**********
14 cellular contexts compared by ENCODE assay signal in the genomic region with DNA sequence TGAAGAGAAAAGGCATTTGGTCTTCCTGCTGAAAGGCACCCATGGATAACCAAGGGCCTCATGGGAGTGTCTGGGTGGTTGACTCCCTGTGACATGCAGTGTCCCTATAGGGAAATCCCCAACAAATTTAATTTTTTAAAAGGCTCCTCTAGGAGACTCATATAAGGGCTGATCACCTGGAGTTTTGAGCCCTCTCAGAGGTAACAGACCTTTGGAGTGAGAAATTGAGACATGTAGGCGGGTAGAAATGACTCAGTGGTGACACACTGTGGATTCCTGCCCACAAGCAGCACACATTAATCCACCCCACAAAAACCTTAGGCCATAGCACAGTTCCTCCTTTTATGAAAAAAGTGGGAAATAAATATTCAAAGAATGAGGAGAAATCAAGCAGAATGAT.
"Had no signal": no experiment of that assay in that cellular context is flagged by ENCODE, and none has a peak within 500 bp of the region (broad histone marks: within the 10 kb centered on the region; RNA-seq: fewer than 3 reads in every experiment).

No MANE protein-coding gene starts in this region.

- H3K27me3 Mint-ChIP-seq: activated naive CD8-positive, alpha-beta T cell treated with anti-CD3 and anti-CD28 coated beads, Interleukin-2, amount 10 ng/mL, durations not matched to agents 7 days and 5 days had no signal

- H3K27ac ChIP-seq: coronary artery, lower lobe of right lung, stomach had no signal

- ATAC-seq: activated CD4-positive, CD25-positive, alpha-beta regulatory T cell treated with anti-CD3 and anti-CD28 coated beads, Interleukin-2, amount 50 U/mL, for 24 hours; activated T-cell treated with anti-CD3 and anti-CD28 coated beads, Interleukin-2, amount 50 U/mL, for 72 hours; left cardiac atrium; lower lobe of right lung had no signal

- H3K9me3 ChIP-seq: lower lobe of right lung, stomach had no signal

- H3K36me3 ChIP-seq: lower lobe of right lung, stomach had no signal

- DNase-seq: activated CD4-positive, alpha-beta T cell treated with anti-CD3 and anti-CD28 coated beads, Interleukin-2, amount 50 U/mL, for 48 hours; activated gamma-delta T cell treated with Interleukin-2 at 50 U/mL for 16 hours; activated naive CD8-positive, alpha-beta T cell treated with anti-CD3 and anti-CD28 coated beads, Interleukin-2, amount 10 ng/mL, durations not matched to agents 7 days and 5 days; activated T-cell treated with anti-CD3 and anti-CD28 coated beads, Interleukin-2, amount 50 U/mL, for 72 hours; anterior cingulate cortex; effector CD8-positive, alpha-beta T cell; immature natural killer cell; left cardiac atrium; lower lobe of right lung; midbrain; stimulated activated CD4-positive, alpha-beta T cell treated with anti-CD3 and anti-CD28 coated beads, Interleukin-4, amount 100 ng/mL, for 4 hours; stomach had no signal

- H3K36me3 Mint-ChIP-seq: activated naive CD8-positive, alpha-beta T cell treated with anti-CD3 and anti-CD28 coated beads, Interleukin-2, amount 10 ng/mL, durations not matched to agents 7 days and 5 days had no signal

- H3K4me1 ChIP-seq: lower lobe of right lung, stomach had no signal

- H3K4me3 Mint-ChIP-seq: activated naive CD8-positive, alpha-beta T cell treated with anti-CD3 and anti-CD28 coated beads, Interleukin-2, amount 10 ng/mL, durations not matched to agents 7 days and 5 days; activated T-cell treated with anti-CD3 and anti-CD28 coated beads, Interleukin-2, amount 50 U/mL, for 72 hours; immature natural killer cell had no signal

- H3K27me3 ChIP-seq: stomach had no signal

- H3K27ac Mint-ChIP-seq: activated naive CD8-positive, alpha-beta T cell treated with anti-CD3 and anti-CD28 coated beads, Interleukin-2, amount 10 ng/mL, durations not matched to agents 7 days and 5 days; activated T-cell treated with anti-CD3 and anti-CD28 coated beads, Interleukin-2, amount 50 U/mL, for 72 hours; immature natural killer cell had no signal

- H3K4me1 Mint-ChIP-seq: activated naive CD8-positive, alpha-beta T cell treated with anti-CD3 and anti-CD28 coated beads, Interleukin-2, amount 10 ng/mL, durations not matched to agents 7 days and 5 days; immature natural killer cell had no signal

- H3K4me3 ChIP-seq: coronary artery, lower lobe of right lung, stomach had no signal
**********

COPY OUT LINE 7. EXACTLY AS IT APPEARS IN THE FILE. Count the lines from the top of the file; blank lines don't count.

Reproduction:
- H3K9me3 ChIP-seq: lower lobe of right lung, stomach had no signal